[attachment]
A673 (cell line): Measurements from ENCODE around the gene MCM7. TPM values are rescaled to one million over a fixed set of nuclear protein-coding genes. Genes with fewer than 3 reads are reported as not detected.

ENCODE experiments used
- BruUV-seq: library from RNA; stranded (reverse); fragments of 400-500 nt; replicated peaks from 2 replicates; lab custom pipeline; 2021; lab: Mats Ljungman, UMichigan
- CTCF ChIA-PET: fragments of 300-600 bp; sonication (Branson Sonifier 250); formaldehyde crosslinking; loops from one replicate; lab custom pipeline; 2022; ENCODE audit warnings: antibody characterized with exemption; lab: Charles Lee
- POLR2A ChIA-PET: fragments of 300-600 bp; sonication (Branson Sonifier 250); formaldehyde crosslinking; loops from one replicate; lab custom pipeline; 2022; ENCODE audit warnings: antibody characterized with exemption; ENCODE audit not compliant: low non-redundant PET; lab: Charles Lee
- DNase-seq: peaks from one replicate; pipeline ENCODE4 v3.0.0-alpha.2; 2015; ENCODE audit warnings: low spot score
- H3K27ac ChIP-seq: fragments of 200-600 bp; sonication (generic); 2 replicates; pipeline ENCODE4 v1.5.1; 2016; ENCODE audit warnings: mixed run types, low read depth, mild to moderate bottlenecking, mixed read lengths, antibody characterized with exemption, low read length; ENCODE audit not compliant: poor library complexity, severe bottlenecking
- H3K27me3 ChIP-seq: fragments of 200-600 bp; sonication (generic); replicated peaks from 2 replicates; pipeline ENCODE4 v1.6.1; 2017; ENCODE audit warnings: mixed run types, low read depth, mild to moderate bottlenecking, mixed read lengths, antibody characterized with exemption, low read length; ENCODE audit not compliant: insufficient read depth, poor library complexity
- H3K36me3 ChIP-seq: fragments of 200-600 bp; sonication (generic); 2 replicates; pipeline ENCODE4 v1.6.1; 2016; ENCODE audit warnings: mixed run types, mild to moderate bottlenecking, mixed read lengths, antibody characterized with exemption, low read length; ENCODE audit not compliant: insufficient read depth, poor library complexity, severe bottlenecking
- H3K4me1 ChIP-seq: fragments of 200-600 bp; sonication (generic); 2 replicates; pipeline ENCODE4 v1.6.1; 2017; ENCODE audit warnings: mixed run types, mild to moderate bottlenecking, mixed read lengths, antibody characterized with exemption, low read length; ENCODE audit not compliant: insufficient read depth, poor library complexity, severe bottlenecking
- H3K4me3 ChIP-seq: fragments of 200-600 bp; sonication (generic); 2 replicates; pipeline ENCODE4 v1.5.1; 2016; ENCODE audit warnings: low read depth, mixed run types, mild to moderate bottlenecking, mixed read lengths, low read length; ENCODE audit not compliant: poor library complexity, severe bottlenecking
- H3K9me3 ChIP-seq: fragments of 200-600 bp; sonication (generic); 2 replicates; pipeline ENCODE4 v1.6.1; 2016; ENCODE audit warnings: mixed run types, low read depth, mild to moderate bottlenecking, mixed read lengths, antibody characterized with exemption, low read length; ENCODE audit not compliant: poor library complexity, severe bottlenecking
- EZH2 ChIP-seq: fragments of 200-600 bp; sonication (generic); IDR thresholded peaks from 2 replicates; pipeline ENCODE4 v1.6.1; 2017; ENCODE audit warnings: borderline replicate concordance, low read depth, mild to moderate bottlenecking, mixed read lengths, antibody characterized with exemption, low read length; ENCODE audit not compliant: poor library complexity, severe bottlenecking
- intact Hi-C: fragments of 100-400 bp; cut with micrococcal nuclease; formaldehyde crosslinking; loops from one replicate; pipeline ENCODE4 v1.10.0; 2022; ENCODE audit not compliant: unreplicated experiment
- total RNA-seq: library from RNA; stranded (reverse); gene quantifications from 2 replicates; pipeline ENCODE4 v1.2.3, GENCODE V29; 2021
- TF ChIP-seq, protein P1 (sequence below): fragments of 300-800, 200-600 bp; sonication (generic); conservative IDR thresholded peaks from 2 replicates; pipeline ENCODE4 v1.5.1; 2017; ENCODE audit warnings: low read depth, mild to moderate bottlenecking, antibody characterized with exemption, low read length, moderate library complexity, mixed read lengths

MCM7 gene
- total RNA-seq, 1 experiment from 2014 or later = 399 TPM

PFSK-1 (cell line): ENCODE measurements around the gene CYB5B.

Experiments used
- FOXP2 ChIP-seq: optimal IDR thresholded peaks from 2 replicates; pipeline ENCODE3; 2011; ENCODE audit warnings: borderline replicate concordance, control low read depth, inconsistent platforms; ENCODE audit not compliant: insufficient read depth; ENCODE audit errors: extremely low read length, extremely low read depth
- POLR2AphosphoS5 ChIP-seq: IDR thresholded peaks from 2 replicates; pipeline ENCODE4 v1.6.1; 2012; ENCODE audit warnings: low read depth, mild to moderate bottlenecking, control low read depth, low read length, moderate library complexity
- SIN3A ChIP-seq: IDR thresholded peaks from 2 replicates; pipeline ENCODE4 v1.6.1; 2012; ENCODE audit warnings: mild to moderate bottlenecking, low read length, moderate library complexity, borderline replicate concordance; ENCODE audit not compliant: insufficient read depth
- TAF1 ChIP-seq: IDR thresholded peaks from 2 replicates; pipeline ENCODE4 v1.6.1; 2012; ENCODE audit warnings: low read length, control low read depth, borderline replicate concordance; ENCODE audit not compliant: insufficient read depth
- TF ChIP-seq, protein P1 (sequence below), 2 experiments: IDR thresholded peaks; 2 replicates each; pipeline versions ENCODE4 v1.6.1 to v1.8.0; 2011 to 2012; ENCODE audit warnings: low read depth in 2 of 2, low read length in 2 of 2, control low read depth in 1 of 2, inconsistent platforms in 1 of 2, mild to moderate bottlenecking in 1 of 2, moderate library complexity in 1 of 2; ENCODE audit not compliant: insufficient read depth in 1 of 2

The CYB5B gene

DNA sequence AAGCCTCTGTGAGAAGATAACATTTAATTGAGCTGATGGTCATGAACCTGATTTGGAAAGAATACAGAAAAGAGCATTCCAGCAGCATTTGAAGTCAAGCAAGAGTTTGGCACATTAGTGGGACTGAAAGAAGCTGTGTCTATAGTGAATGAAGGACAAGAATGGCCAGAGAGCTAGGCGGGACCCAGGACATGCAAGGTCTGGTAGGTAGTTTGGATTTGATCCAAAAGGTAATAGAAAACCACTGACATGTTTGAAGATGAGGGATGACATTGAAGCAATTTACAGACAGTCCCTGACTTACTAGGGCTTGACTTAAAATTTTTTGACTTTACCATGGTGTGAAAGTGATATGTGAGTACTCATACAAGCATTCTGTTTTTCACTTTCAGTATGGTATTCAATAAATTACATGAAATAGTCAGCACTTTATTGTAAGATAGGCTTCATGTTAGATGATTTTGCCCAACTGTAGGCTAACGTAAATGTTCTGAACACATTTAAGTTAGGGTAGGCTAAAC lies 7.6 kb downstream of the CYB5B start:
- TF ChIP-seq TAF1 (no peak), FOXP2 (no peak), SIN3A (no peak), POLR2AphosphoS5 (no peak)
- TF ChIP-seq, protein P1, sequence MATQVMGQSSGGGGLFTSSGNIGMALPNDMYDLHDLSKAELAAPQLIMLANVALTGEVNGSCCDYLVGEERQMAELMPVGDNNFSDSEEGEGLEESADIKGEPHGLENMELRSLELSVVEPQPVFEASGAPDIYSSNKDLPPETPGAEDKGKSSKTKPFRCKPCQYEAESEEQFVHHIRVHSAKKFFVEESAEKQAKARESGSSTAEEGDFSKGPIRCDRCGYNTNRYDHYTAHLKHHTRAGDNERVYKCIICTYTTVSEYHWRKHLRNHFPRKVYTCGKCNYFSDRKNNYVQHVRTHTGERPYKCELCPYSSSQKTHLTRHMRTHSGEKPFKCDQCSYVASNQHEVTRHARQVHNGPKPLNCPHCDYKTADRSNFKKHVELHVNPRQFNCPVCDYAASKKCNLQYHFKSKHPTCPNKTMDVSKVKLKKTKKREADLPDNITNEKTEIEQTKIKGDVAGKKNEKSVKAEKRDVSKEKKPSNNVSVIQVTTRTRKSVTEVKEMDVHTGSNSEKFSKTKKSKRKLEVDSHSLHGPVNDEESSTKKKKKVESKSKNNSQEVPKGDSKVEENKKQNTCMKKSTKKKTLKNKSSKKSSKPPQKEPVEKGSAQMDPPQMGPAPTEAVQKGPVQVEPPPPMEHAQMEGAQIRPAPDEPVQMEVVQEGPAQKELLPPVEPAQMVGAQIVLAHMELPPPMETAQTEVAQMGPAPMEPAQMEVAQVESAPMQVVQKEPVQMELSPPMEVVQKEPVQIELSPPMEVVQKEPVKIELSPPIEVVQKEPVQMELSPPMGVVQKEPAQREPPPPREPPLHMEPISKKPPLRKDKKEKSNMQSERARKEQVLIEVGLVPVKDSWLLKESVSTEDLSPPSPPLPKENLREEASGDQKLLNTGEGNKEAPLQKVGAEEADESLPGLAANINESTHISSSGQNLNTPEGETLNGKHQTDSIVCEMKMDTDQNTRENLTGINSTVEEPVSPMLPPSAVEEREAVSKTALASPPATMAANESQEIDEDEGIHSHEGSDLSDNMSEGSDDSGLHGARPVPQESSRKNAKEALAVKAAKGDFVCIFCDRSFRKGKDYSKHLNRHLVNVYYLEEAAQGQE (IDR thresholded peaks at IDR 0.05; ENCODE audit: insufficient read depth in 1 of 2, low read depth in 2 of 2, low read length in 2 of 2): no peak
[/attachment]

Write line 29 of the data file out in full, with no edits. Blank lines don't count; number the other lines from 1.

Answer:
- TF ChIP-seq, protein P1, sequence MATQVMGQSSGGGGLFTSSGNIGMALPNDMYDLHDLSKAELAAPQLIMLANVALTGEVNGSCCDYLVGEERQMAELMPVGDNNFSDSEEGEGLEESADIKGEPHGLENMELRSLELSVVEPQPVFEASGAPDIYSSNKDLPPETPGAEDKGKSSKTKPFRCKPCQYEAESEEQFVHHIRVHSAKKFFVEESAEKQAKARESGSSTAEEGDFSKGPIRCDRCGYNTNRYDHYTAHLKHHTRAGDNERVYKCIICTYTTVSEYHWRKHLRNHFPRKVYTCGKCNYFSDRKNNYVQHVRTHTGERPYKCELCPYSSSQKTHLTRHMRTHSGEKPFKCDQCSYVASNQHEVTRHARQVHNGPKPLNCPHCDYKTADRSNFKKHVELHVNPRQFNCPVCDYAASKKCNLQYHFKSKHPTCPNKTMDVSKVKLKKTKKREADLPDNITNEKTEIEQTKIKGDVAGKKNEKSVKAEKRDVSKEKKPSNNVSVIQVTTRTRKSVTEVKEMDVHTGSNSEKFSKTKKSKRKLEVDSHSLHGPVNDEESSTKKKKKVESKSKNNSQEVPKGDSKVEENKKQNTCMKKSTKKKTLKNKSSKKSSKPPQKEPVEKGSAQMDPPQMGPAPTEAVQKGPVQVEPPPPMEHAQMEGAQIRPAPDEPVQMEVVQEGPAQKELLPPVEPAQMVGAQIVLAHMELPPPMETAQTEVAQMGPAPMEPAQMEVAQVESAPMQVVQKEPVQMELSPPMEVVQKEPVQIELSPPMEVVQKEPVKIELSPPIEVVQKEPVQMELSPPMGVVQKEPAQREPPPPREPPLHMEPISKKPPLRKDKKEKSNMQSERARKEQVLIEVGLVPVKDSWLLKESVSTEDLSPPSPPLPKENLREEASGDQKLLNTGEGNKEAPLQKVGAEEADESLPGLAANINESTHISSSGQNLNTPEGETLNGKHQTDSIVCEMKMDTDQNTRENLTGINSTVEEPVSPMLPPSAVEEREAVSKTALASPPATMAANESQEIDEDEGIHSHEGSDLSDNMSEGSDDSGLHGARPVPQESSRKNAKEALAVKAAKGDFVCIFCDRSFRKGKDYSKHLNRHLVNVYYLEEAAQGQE (IDR thresholded peaks at IDR 0.05; ENCODE audit: insufficient read depth in 1 of 2, low read depth in 2 of 2, low read length in 2 of 2): no peak